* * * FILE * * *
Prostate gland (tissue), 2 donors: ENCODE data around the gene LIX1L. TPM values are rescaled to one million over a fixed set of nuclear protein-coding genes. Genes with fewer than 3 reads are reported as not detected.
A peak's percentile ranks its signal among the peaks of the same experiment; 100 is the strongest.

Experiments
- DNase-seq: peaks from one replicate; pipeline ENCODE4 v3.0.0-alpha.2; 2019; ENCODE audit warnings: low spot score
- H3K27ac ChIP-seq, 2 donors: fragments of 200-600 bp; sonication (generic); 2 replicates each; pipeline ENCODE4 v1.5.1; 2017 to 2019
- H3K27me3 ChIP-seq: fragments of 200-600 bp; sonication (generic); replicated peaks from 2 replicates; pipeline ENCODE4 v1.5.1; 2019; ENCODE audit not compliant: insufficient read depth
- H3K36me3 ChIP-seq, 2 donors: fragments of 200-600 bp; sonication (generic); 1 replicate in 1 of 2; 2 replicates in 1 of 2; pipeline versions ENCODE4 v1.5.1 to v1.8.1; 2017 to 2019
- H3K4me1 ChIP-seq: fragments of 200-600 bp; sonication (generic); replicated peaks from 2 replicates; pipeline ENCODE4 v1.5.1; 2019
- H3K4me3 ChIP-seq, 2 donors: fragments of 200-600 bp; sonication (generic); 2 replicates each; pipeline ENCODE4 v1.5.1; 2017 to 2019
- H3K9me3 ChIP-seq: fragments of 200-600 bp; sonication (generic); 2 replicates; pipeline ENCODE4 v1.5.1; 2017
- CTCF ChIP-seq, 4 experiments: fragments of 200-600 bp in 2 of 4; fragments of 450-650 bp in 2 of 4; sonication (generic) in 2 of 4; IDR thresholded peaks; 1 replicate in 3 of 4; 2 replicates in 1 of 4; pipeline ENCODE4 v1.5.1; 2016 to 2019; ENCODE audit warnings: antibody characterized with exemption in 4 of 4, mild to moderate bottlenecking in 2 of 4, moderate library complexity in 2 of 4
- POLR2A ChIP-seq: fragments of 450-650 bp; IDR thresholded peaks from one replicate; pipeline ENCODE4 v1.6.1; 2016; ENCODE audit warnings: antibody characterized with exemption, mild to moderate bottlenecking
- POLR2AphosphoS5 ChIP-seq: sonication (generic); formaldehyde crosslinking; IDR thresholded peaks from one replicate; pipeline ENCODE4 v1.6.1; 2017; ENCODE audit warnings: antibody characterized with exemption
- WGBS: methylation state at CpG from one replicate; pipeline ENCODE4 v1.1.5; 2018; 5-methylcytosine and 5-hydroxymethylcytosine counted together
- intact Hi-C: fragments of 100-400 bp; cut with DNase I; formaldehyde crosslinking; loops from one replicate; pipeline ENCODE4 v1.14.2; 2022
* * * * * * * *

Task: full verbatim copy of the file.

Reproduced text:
Prostate gland (tissue), 2 donors: ENCODE data around the gene LIX1L. TPM values are rescaled to one million over a fixed set of nuclear protein-coding genes. Genes with fewer than 3 reads are reported as not detected.
A peak's percentile ranks its signal among the peaks of the same experiment; 100 is the strongest.

Experiments
- DNase-seq: peaks from one replicate; pipeline ENCODE4 v3.0.0-alpha.2; 2019; ENCODE audit warnings: low spot score
- H3K27ac ChIP-seq, 2 donors: fragments of 200-600 bp; sonication (generic); 2 replicates each; pipeline ENCODE4 v1.5.1; 2017 to 2019
- H3K27me3 ChIP-seq: fragments of 200-600 bp; sonication (generic); replicated peaks from 2 replicates; pipeline ENCODE4 v1.5.1; 2019; ENCODE audit not compliant: insufficient read depth
- H3K36me3 ChIP-seq, 2 donors: fragments of 200-600 bp; sonication (generic); 1 replicate in 1 of 2; 2 replicates in 1 of 2; pipeline versions ENCODE4 v1.5.1 to v1.8.1; 2017 to 2019
- H3K4me1 ChIP-seq: fragments of 200-600 bp; sonication (generic); replicated peaks from 2 replicates; pipeline ENCODE4 v1.5.1; 2019
- H3K4me3 ChIP-seq, 2 donors: fragments of 200-600 bp; sonication (generic); 2 replicates each; pipeline ENCODE4 v1.5.1; 2017 to 2019
- H3K9me3 ChIP-seq: fragments of 200-600 bp; sonication (generic); 2 replicates; pipeline ENCODE4 v1.5.1; 2017
- CTCF ChIP-seq, 4 experiments: fragments of 200-600 bp in 2 of 4; fragments of 450-650 bp in 2 of 4; sonication (generic) in 2 of 4; IDR thresholded peaks; 1 replicate in 3 of 4; 2 replicates in 1 of 4; pipeline ENCODE4 v1.5.1; 2016 to 2019; ENCODE audit warnings: antibody characterized with exemption in 4 of 4, mild to moderate bottlenecking in 2 of 4, moderate library complexity in 2 of 4
- POLR2A ChIP-seq: fragments of 450-650 bp; IDR thresholded peaks from one replicate; pipeline ENCODE4 v1.6.1; 2016; ENCODE audit warnings: antibody characterized with exemption, mild to moderate bottlenecking
- POLR2AphosphoS5 ChIP-seq: sonication (generic); formaldehyde crosslinking; IDR thresholded peaks from one replicate; pipeline ENCODE4 v1.6.1; 2017; ENCODE audit warnings: antibody characterized with exemption
- WGBS: methylation state at CpG from one replicate; pipeline ENCODE4 v1.1.5; 2018; 5-methylcytosine and 5-hydroxymethylcytosine counted together
- intact Hi-C: fragments of 100-400 bp; cut with DNase I; formaldehyde crosslinking; loops from one replicate; pipeline ENCODE4 v1.14.2; 2022